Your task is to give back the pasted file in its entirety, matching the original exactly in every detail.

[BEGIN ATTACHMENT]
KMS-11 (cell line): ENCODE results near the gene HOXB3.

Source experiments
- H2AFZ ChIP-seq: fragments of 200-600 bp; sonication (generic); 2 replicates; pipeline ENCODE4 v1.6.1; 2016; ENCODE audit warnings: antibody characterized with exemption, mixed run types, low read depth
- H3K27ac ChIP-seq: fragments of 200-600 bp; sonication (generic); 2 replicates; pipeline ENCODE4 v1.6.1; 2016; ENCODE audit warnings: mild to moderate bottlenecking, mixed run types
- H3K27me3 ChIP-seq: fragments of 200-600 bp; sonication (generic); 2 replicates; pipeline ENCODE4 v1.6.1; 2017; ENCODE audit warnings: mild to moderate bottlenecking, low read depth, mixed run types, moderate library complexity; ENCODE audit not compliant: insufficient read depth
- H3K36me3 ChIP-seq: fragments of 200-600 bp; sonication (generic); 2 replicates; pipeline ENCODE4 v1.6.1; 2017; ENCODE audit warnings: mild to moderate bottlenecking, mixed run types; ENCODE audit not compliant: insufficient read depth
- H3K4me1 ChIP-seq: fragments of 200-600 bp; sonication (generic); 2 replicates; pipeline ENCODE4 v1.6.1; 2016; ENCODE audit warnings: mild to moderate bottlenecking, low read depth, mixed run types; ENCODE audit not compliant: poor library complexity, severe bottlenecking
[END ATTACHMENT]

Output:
KMS-11 (cell line): ENCODE results near the gene HOXB3.

Source experiments
- H2AFZ ChIP-seq: fragments of 200-600 bp; sonication (generic); 2 replicates; pipeline ENCODE4 v1.6.1; 2016; ENCODE audit warnings: antibody characterized with exemption, mixed run types, low read depth
- H3K27ac ChIP-seq: fragments of 200-600 bp; sonication (generic); 2 replicates; pipeline ENCODE4 v1.6.1; 2016; ENCODE audit warnings: mild to moderate bottlenecking, mixed run types
- H3K27me3 ChIP-seq: fragments of 200-600 bp; sonication (generic); 2 replicates; pipeline ENCODE4 v1.6.1; 2017; ENCODE audit warnings: mild to moderate bottlenecking, low read depth, mixed run types, moderate library complexity; ENCODE audit not compliant: insufficient read depth
- H3K36me3 ChIP-seq: fragments of 200-600 bp; sonication (generic); 2 replicates; pipeline ENCODE4 v1.6.1; 2017; ENCODE audit warnings: mild to moderate bottlenecking, mixed run types; ENCODE audit not compliant: insufficient read depth
- H3K4me1 ChIP-seq: fragments of 200-600 bp; sonication (generic); 2 replicates; pipeline ENCODE4 v1.6.1; 2016; ENCODE audit warnings: mild to moderate bottlenecking, low read depth, mixed run types; ENCODE audit not compliant: poor library complexity, severe bottlenecking